It varies a lot. Here in Utah, you can count on 6 years being about standard.
The statute of limitations means the amount of time a creditor has to file a lawsuit against you for some kind of debt. For example, you had a medical procedure done 10 years ago, and they just barely got around to filing a lawsuit against you in state court. That lawsuit could be thrown out if you assert the defense that the statute of limitations has run.
Basically, the debt is too old, and they missed their chance.
Here in Utah, the statutes of limitation for debt collection look like this:
judgment — 8 years from date of judgment (unless they renew it, then the 8 years starts again)
credit cards — 6 years from date on signed contract or 4 years from last payment received
car loan — (it’s a signed contract)
gym membership — (it it’s a written agreement, otherwise only 4)
medical debt — (6 years or 4 years, depending on whether or not there’s a written contract)
store accounts (like an RC Willey account)
for work performed (without a contract)
open account for services or materials — (no contract here either)
verbal contract — (Not in writing. That’s why is says “verbal.”)
fraud — 3 years from date of discovery (when the defrauded person learns that he’s been defrauded)
libel, slander, false imprisonment, or seduction — 1 year (and to be honest, I’ve never had a seduction case before, dang it!)
Here are the actual statutes:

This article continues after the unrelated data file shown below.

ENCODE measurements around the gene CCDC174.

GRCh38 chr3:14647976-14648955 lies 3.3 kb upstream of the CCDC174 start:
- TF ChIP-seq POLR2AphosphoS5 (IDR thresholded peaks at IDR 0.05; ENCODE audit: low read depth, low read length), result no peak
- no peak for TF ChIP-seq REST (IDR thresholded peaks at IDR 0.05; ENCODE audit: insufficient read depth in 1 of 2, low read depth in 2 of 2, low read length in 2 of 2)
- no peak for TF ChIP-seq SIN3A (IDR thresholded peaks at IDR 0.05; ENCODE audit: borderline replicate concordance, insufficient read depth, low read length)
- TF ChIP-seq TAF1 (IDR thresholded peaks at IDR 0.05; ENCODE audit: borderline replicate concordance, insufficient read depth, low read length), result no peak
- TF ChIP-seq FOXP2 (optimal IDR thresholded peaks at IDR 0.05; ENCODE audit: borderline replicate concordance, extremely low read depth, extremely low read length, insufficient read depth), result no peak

An action may be brought within one year:
(4) for libel, slander, false imprisonment, or seduction;
An action may be brought within two years:
(2) for recovery of damages for a death caused by the wrongful act or neglect of another;
An action may be brought within three years:
(2) for taking, detaining, or injuring personal property, including actions for specific recovery; except that in cases where the subject of the action is a domestic animal usually included in the term “livestock,” which at the time of its loss has a recorded mark or brand, if the animal strayed or was stolen from the true owner without the owner’s fault, the cause does not accrue until the owner has actual knowledge of facts that would put a reasonable person upon inquiry as to the possession of the animal by the defendant;
(3) for relief on the ground of fraud or mistake; except that the cause of action does not accrue until the discovery by the aggrieved party of the facts constituting the fraud or mistake;
An action may be brought within four years:
(1) after the last charge is made or the last payment is received:
(a) upon a contract, obligation, or liability not founded upon an instrument in writing;
(b) on an open store account for any goods, wares, or merchandise; or
(c) on an open account for work, labor or services rendered, or materials furnished;
(1) An action may be brought within six years:
(a) for the mesne profits of real property;
(b) subject to Subsection (2), upon any contract, obligation, or liability founded upon an instrument in writing, except those mentioned in Section 78B-2-311; or
(c) to recover fire suppression costs or other damages caused by wildland fire.
(2) For a credit agreement, as defined in Section 25-5-4, the six-year period described in Subsection (1) begins the later of the day on which:
(a) the debt arose;
(b) the debtor makes a written acknowledgment of the debt or a promise to pay the debt; or
(c) the debtor or a third party makes a payment on the debt.